Example 5.Preparation of a poly {vinyl p[2-(pmethoxybenzoyl)vinyl]cinnamate} One gram (0.02 mole) of a medium molecular weight poly(vinyl alcohol) (Elvanol 52-22 sold by DuPont) is swelled in 35 ml. of pyridine by heating overnight. The mixture is then stirred and heated at 50 C. for 1 hour after adding 1.4 g. (0.01 mole, 1.15 ml.) of benzoyl chloride. Then 1.3 g. (0.04 mole) of 4-(2-chlorocarbonyl- Ninyl)-4'-methoxychalcone are added and stirring and heating are continued another 6 hours. The mixture is allowed to stand at room temperature Overnight, then the viscous dope is decanted from a small amount of solid. The dope is poured into 1 liter of water to precipitate the polymer. The liquid is decanted and the solid polymer is washed several times with cold water and dried at room temperature to yield 2.2 g. of polymer. The sensitometric data for this polymer, using cyclohexanone as the coating and developing solvent, are as follows:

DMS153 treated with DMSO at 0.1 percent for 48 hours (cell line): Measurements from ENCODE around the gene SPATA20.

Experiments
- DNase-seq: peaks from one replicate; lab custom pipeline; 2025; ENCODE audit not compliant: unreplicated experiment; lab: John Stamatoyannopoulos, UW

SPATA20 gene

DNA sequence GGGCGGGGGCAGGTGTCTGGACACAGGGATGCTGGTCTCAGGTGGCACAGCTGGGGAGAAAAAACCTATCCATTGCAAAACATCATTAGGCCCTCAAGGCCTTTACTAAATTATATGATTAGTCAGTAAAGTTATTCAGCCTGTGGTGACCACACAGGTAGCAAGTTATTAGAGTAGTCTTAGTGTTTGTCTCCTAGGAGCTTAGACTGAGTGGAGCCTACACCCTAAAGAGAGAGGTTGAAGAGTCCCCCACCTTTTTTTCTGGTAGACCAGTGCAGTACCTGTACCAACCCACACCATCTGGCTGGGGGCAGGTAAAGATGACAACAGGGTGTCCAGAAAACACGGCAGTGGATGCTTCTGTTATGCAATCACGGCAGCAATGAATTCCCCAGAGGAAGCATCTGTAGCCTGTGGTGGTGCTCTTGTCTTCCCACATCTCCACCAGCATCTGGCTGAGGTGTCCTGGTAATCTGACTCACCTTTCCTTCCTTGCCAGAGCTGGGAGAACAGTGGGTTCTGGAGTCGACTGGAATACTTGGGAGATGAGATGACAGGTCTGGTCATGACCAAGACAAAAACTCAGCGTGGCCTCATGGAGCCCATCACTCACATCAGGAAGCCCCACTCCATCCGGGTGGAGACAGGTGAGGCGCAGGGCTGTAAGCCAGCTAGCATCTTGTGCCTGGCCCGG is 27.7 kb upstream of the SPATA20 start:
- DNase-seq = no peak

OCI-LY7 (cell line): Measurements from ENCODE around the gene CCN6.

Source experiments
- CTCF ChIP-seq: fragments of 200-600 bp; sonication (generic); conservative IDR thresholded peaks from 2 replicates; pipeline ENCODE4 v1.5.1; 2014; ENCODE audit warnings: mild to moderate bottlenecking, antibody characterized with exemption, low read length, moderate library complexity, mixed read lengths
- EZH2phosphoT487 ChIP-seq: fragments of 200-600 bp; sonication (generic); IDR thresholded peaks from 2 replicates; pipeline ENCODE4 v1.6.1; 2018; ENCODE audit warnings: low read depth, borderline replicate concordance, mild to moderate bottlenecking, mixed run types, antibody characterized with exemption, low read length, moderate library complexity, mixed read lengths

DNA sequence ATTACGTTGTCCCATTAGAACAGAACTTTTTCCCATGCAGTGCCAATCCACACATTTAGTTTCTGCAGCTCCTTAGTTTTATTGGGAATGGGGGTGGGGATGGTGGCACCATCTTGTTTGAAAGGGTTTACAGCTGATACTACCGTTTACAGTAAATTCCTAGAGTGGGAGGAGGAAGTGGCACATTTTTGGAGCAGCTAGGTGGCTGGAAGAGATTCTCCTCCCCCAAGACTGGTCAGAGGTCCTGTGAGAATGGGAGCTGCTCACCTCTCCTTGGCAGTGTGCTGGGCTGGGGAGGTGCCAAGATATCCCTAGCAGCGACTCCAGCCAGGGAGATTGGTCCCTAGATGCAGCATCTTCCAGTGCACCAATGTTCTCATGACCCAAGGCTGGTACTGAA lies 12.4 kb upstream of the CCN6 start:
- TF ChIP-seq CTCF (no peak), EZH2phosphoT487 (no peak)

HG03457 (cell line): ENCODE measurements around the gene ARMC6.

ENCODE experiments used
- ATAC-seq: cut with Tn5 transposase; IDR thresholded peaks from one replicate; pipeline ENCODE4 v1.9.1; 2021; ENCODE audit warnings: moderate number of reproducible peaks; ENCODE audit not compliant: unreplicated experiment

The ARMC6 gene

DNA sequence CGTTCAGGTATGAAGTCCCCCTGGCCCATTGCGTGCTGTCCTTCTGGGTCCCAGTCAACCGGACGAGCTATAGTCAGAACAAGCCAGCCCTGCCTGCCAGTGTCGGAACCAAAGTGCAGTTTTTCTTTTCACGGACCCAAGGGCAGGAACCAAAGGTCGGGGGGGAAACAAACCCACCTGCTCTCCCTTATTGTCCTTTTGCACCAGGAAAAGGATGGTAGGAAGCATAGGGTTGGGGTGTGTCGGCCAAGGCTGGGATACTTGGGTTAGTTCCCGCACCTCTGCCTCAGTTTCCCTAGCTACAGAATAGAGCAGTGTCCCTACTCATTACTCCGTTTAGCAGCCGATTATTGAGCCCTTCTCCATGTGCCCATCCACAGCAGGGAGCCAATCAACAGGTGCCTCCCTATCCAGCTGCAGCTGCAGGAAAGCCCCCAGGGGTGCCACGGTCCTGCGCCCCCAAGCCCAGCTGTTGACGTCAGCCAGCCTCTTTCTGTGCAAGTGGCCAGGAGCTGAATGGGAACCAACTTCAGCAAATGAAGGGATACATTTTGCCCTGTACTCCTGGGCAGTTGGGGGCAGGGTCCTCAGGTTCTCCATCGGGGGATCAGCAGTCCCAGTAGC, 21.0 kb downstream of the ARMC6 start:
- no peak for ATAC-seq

I Sensitivity Spectral sensitize! value range (my) None 3 800 270420 2-benzoylmethylene-l-methyl-B- naphth othiazoline 2, 690 290-460 2,6-bis(p-ethoxyphenyl)-4-(p-n-amyloxyphenyDthiapyrlium perchlorate 8, 600 260-560 Example 6.--Preparati0n of a poly{vinyl p-[2-(p-amyloxybenzoyl)vinyl]cinnamate} Example 7.-Preparation of a poly [vinyl 3-(5-styrylfur- 2-yl)-acrylate] A mixture of 1 g. .(0.02 mole) of poly(vinyl alcohol) (Elvanol 52-22) and 25 ml. of pyridine is heated overnight on a steam bath. Benzoyl chloride (0.8 ml.) is added and the mixture stirred for 1 hour at 50" C. Then 1.8 g. of -(2-chlorocarbonylvinyl)-2-styrylfuran are added and stirring and heating at 50 C. continued for 3 hours. Finally, another 1 ml. of benzoyl chloride is added and heating at 50 C. and stirring is continued another 2 hours. The polymer is isolated as in Example 5 to yield 3.6 g. of polymer. The sensitometric data for this polymer, using 1,2-dichloroethane as the coating and developing solvent, are as follows: